Flowers: A History of Symbolism in UK Countries

It could be said, that the earth is natures canvas, and the flowers that we see in flower shops around the UK and London, are paints that are used to create vibrant, colourful pieces of art that tell a story; a story that comes in all shapes and sizes.

For some countries flowers are a representation of the culture, religion or history. They have become a recognised symbol of the ideals upheld by that country. The birth of a national flower for some countries is still a relatively new concept. For instance 1978 saw the country of Dominica adopt the Sabinea carinalis flower, commonly known as the  ‘carib wood’ which is indigenous to the island and only grows though the months of February to April, as its national flower.  This is a very hardy flower and when in bloom is bright scarlet in colour and covers the entire length of its branches. It is a very elusive flower but has survived the entire history of Dominica.  As a result its use symbolises the continuity of the country, its ability to be resourceful, strong and to overcome problems. It is like the people unique in its nature.

However for other countries, the use of a national flower and the story behind its conception stretches back hundreds or even thousands of years. The most famous of these stories, told through the use of flowers is that of England and its Roses.

The Colourful Roses that we see today in the flower shops throughout London are a prime example of the rich history of England and the Tudor rose. The fact that roses are synonymous with passion and romance reflects the passionate nature of the warring Houses of York and Lancashire.  The war of the roses and the resulting unification of the white and red rose into one- the Tudor Rose, marked a turbulent time in English history. However with the union, which is significant in the history of the Tudors and the monarchy. The symbolisms behind the use of the rose as a national flower conveys the hope of a future filled with unity, passion and prosperity.

Therefore why not use the services of florists such as Flowers24hours to arrange and send flowers, packaged as a gift to the ones you love.  We could recreate the symbolism of the Tudor rose by producing a combination of white and red rose as a gift to a family, spouse or friend to brighten their day. By using or same day delivery service to send flowers to that special someone, we ensure that they are receiving your affirmation that you wish them all the best, hope, prosperity and unity in their lives.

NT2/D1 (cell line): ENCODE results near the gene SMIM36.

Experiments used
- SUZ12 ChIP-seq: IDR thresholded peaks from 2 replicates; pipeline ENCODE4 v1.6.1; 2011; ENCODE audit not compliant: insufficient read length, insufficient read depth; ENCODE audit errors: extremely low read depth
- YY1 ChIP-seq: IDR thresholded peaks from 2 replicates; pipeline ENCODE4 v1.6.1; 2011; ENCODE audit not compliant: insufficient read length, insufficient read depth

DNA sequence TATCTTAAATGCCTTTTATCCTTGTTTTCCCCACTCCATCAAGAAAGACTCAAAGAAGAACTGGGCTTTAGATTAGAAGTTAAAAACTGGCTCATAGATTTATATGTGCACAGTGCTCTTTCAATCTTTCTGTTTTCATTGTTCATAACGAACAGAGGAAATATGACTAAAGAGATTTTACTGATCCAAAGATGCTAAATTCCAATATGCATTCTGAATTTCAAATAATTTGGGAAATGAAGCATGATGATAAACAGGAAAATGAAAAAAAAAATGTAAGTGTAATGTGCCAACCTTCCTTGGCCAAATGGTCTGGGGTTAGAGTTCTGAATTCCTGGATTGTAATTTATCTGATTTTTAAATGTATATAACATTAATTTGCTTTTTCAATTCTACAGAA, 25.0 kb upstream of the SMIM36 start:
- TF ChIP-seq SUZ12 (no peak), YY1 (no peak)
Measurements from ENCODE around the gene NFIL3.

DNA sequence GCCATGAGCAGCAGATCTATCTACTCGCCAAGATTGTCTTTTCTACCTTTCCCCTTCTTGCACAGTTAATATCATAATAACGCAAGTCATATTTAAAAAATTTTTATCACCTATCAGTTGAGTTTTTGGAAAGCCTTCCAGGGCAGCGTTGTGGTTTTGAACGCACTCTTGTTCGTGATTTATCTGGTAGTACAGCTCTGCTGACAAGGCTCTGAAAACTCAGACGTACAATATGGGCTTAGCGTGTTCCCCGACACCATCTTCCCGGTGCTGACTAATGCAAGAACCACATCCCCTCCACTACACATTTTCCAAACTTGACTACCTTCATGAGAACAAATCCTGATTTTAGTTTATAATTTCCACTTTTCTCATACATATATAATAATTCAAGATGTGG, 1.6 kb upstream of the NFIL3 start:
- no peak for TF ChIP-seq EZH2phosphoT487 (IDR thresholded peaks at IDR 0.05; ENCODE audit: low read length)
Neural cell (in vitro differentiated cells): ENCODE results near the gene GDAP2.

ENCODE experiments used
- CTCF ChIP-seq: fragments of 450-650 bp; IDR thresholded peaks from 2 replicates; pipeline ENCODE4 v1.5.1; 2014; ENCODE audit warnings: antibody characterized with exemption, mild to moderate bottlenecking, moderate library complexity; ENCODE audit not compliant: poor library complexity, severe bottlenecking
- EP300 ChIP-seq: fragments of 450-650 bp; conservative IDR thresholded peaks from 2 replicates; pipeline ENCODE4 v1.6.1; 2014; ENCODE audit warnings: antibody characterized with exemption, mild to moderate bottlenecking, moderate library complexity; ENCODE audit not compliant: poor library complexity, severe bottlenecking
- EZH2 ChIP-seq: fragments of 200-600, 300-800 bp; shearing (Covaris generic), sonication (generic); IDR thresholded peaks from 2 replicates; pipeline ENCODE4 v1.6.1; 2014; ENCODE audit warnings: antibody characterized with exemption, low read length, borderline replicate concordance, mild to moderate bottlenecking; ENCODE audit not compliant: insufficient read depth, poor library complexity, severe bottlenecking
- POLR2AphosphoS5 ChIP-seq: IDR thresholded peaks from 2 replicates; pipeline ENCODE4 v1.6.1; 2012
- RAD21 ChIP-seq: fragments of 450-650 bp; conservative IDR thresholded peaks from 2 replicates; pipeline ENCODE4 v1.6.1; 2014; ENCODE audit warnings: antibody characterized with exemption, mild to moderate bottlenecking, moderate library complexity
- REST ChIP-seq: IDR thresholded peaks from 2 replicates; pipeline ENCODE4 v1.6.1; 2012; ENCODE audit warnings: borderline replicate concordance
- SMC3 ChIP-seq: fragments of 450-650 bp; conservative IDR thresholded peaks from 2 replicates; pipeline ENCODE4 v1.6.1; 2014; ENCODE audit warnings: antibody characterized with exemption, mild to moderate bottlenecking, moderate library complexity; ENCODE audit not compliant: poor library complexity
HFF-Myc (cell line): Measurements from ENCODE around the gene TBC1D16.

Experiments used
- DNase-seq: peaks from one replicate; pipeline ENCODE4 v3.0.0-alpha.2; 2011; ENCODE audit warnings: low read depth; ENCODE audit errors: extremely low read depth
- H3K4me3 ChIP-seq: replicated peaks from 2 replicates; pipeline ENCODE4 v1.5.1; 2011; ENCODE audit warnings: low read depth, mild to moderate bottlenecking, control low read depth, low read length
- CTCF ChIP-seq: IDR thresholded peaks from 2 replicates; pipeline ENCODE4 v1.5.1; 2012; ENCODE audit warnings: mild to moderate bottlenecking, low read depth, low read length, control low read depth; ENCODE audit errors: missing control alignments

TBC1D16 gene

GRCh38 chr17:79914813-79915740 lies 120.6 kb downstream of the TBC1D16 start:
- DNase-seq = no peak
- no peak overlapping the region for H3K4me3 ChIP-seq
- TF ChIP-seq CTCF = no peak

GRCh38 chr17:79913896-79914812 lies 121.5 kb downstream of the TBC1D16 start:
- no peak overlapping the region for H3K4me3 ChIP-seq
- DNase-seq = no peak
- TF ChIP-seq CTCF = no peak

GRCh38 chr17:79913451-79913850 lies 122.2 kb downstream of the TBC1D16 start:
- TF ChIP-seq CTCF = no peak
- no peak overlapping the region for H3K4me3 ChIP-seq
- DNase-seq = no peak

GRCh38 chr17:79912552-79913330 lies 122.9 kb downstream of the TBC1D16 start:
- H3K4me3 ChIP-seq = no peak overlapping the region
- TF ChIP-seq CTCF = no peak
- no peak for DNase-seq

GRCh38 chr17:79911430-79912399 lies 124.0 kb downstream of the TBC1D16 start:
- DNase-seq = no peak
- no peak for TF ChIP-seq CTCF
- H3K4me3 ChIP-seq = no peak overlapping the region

London Florist like flowers24hours can send bespoke floral packages of roses varying in colour from red, white to pink to family members or loved ones, through using our online facilities and same day delivery services. Most UK florists deliver and send flowers to many throughout the UK and London.  It is often far easier to arrange and send flowers in London, in order to surprise and demonstrate your appreciation for your significant someone as a gift, by using the online services.

And although the Tudor rose does not exist in its original design in today’s society; the national flower still remains a rose and is often depicted in a solid red colour. The symbolism behind the rose, the ideas of hope, prosperity, love passion and unity still exist today for the people of England.

Written by Roxane

 

Flowers: A History of Symbolism in UK Countries was last modified: July 16th, 2014 by Todd

Add a Comment

Your email address will not be published. Required fields are marked *